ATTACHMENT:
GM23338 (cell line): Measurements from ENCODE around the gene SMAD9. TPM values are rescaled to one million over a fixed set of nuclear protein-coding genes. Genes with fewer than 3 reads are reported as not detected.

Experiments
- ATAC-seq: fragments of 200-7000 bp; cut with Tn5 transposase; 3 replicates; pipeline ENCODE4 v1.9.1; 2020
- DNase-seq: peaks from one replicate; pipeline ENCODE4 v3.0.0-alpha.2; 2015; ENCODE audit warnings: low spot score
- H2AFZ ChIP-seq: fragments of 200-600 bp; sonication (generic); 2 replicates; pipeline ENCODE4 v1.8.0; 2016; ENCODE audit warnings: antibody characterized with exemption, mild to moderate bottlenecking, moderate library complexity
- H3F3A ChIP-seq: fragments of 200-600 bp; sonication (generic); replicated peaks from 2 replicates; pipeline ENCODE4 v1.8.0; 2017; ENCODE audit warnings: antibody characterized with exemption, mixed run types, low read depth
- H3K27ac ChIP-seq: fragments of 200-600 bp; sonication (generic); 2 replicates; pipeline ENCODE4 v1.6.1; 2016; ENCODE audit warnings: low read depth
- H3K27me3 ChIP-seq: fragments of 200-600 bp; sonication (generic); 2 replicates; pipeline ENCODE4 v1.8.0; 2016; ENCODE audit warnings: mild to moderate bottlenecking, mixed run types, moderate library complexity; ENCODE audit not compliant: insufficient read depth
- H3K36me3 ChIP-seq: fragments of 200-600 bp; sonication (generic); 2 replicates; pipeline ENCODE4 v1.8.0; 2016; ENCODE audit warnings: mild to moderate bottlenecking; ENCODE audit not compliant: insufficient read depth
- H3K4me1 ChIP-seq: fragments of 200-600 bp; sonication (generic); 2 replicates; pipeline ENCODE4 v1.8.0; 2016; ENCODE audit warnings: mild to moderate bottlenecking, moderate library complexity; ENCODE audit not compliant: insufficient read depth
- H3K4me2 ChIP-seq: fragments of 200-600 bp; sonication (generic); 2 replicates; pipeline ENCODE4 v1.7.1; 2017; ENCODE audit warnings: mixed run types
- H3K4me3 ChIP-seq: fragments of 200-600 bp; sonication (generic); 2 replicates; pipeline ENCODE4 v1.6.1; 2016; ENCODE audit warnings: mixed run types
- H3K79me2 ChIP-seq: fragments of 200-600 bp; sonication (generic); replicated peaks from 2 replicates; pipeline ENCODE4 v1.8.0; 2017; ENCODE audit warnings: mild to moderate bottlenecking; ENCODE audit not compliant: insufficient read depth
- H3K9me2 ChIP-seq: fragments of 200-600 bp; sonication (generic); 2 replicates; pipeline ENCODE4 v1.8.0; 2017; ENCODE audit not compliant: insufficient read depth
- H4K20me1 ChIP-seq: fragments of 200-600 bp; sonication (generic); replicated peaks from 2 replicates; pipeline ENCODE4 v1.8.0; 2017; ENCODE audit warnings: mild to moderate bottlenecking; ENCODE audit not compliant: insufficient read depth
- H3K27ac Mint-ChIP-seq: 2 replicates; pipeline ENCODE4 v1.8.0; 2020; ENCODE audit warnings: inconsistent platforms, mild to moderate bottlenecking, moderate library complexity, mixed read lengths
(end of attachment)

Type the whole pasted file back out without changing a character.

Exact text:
GM23338 (cell line): Measurements from ENCODE around the gene SMAD9. TPM values are rescaled to one million over a fixed set of nuclear protein-coding genes. Genes with fewer than 3 reads are reported as not detected.

Experiments
- ATAC-seq: fragments of 200-7000 bp; cut with Tn5 transposase; 3 replicates; pipeline ENCODE4 v1.9.1; 2020
- DNase-seq: peaks from one replicate; pipeline ENCODE4 v3.0.0-alpha.2; 2015; ENCODE audit warnings: low spot score
- H2AFZ ChIP-seq: fragments of 200-600 bp; sonication (generic); 2 replicates; pipeline ENCODE4 v1.8.0; 2016; ENCODE audit warnings: antibody characterized with exemption, mild to moderate bottlenecking, moderate library complexity
- H3F3A ChIP-seq: fragments of 200-600 bp; sonication (generic); replicated peaks from 2 replicates; pipeline ENCODE4 v1.8.0; 2017; ENCODE audit warnings: antibody characterized with exemption, mixed run types, low read depth
- H3K27ac ChIP-seq: fragments of 200-600 bp; sonication (generic); 2 replicates; pipeline ENCODE4 v1.6.1; 2016; ENCODE audit warnings: low read depth
- H3K27me3 ChIP-seq: fragments of 200-600 bp; sonication (generic); 2 replicates; pipeline ENCODE4 v1.8.0; 2016; ENCODE audit warnings: mild to moderate bottlenecking, mixed run types, moderate library complexity; ENCODE audit not compliant: insufficient read depth
- H3K36me3 ChIP-seq: fragments of 200-600 bp; sonication (generic); 2 replicates; pipeline ENCODE4 v1.8.0; 2016; ENCODE audit warnings: mild to moderate bottlenecking; ENCODE audit not compliant: insufficient read depth
- H3K4me1 ChIP-seq: fragments of 200-600 bp; sonication (generic); 2 replicates; pipeline ENCODE4 v1.8.0; 2016; ENCODE audit warnings: mild to moderate bottlenecking, moderate library complexity; ENCODE audit not compliant: insufficient read depth
- H3K4me2 ChIP-seq: fragments of 200-600 bp; sonication (generic); 2 replicates; pipeline ENCODE4 v1.7.1; 2017; ENCODE audit warnings: mixed run types
- H3K4me3 ChIP-seq: fragments of 200-600 bp; sonication (generic); 2 replicates; pipeline ENCODE4 v1.6.1; 2016; ENCODE audit warnings: mixed run types
- H3K79me2 ChIP-seq: fragments of 200-600 bp; sonication (generic); replicated peaks from 2 replicates; pipeline ENCODE4 v1.8.0; 2017; ENCODE audit warnings: mild to moderate bottlenecking; ENCODE audit not compliant: insufficient read depth
- H3K9me2 ChIP-seq: fragments of 200-600 bp; sonication (generic); 2 replicates; pipeline ENCODE4 v1.8.0; 2017; ENCODE audit not compliant: insufficient read depth
- H4K20me1 ChIP-seq: fragments of 200-600 bp; sonication (generic); replicated peaks from 2 replicates; pipeline ENCODE4 v1.8.0; 2017; ENCODE audit warnings: mild to moderate bottlenecking; ENCODE audit not compliant: insufficient read depth
- H3K27ac Mint-ChIP-seq: 2 replicates; pipeline ENCODE4 v1.8.0; 2020; ENCODE audit warnings: inconsistent platforms, mild to moderate bottlenecking, moderate library complexity, mixed read lengths